by Leslie Kelly
Living on an island has its advantages. But sometimes there are disadvantages. And internet connection and speed are among them.
Rock Island Communications, a division of OPALCO, Orcas Power & Light Cooperative, has plans to deal with that.
Rock Island Communications is bringing fiber optic internet to the islands and that will allow businesses and residents to have high speed internet, according to Dan Burke, spokesman for Rock Island Communications.
“People who don’t live on an island don’t understand what it’s like to not have high speed internet available when you need it or want it,” Burke said. “So the county and OPALCO and Rock Island Communications have made this a priority for island residents and business owners.”
It’s a real task to bring internet to rural areas, and in cases like the islands, where the population isn’t large, companies like Comcast find that it’s not worth the investment, he said. Thus, OPALCO committed to making it happen and set aside $4.5 million to help fund the project.
Currently, Rock Island is working with businesses in the Eastsound area of Orcas Island, hoping to get enough of them interested so that the fiber optic network can be laid.
As Burke explained, fiber optic is the platinum standard of telecommunications service. Fiber optic allows communication to move at the speed of light. Fiber optic refers to tiny strains of glass fiber that are bundled together in cables. These fibers transmit light pulses which allow communication data to be transmitted and read.
In the project Rock Island is offering, the internet connection speed is 100 times faster than the basic DSL offered in the county today, Burke said. The cables will be buried 18 inches deep and every home or business that signs on will get a dedicated strain.
In order to make the system affordable to the 12,000 residents of the San Juan Islands, Rock Island is suggesting that neighbors ban together and share in the costs. Burke said typical construction costs are from $1,500 to $6,000 depending on the density, topography and distance to the “backbone” which is the main source of the fiber optic network.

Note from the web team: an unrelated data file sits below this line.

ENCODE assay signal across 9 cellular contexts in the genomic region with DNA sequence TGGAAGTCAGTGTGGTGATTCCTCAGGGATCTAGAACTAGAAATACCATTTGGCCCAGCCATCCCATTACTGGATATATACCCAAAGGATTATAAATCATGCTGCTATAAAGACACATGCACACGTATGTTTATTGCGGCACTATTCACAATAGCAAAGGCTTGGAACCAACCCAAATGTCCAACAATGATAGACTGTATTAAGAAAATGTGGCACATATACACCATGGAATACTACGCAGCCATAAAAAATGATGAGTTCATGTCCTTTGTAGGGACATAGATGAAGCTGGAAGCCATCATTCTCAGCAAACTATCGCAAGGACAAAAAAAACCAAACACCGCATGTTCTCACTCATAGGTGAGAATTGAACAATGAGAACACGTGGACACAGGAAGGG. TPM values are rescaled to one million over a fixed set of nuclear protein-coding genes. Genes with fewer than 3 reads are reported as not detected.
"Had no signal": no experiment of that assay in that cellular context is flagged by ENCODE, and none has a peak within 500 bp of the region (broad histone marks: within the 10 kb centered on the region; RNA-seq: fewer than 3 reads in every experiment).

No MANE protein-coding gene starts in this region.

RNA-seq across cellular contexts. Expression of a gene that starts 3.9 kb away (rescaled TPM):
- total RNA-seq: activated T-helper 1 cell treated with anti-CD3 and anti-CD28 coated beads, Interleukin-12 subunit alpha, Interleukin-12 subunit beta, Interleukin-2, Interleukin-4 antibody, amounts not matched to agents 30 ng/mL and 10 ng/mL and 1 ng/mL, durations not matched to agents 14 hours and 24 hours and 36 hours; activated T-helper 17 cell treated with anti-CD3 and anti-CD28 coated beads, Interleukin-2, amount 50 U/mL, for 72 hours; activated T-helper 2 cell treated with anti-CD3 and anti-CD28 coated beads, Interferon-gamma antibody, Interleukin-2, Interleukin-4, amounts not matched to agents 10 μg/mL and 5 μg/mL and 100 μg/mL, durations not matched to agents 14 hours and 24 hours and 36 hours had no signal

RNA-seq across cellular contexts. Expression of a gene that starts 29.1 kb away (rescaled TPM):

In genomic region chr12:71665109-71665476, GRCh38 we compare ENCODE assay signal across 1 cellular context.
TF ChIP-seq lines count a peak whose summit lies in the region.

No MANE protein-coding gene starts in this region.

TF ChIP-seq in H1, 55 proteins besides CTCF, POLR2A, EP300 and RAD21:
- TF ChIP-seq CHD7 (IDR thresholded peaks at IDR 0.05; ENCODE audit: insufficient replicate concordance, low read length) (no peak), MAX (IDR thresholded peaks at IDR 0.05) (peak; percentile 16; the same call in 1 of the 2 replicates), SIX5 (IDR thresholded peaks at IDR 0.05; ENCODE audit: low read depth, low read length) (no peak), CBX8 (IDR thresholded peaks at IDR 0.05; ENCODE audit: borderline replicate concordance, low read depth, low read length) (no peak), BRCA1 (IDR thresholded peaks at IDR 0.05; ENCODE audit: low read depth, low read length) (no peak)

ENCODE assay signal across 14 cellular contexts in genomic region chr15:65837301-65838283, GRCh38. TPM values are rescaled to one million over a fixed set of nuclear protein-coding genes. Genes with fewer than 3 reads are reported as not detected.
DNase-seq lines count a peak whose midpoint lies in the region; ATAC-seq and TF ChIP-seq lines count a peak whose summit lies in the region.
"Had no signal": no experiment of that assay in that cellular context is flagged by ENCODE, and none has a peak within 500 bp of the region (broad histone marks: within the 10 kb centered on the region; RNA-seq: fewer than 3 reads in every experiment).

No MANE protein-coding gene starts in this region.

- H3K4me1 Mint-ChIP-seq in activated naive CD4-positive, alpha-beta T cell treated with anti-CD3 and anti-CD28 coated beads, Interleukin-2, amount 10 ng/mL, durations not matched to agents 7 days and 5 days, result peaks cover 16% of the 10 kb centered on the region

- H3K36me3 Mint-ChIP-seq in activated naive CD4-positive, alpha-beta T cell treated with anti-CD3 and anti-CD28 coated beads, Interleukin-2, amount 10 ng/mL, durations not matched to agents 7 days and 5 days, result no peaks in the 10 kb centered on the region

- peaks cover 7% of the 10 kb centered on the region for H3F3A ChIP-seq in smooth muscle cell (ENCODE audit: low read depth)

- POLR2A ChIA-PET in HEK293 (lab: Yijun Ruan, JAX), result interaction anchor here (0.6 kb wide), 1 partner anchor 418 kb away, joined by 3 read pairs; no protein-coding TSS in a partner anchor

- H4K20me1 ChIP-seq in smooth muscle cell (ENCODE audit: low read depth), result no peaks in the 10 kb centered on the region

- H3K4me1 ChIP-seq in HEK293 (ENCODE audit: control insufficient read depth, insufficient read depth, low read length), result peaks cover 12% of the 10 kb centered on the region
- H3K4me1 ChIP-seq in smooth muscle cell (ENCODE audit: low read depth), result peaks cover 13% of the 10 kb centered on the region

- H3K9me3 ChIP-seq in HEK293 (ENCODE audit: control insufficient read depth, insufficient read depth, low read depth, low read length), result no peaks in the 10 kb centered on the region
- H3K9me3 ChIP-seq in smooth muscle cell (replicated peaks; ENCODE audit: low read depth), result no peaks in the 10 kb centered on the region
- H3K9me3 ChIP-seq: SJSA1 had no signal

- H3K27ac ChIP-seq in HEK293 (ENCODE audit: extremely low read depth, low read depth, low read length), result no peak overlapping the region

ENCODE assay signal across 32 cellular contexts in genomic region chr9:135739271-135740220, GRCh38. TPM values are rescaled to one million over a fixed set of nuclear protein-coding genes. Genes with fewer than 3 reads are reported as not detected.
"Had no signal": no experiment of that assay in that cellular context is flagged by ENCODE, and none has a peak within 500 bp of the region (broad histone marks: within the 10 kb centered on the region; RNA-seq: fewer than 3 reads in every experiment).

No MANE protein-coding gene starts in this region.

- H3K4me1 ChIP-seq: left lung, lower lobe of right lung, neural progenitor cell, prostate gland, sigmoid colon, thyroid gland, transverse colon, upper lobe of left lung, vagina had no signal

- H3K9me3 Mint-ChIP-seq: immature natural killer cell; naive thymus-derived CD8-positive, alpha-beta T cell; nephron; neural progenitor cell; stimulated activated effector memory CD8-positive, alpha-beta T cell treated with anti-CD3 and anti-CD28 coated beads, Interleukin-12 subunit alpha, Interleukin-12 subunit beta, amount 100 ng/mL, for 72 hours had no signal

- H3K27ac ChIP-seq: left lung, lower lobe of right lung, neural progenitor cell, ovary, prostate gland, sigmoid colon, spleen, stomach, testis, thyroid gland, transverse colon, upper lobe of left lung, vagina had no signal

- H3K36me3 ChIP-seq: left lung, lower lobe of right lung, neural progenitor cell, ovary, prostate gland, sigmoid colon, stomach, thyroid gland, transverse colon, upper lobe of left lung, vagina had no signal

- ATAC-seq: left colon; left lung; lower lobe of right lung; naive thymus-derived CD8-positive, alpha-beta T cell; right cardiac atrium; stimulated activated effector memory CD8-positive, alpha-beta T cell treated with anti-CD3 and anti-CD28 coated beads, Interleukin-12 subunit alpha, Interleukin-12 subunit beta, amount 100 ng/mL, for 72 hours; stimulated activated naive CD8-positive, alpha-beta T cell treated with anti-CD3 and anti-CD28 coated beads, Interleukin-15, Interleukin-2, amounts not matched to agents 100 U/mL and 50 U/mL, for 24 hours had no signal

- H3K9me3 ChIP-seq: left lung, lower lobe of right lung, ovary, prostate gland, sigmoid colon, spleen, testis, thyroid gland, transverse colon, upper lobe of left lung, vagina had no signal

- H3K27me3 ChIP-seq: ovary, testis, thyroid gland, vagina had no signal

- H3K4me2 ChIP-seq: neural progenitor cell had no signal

In most case, he said there will be a middle and a last mile that will need to be placed. The middle mile brings the service from the backbone to the street. The last mile brings the service from the street to individual businesses or homes.
“In most cases, the cost of that is about $2,500 for each step,” Burke said. “Or about $5,000 to get connected.”
But he said that pays off in that property values are expected to increase about 3.1 percent with the high speed internet connection. So for the typical island home valved at $425,000, the increase in value is $12,000 to $13,000 or double what the investment is.
And to help with the cost, Rock Island has an incentive of $1,500 per home investment toward the overall building cost. This can be applied to either the middle mile or the last mile costs. The company suggests getting the neighborhood to come together and commit to the middle mile and then applying the $1,500 to each individual home that is participating for the last mile connection. Participants can also decide to get a $20 a month discount to their services, rather than a lump sum.
But, Burke said, this is only available if each property owner signs on now, not at a later date. He also said Islanders Bank has created a loan program to help local residents afford the start up costs.
Burke stressed how important it is for business owners to be a part of the program.
“What’s happening right now is that we’re working in the Eastsound area and we need at least 30 businesses to say ‘Yes,’” he said. “Once that happens, the project can get underway and service would be available within the year.”
Mary Clure, president of the Orcas Island Chamber of Commerce, said the chamber has endorsed the project.
“This is such an opportunity,” Clure said. “It’s being subsidized to keep the cost down and it’s so important for businesses to get connected.”
If the project is successful in Eastsound, then the business district of Friday Harbor will be next, followed by Lopez Island.
Burke said he’s available to answer questions at 360-375-7050.
“It’s easy for people to say that we’ve chosen to live on an island and just have to deal with slow internet,” he said. “But we have many important businesses and even home businesses that operate here. We contribute to the economy and we need to have the best possible service we can.”
And, he added, with high speed internet emergency communications in the event of a disaster or accidents will improve greatly.
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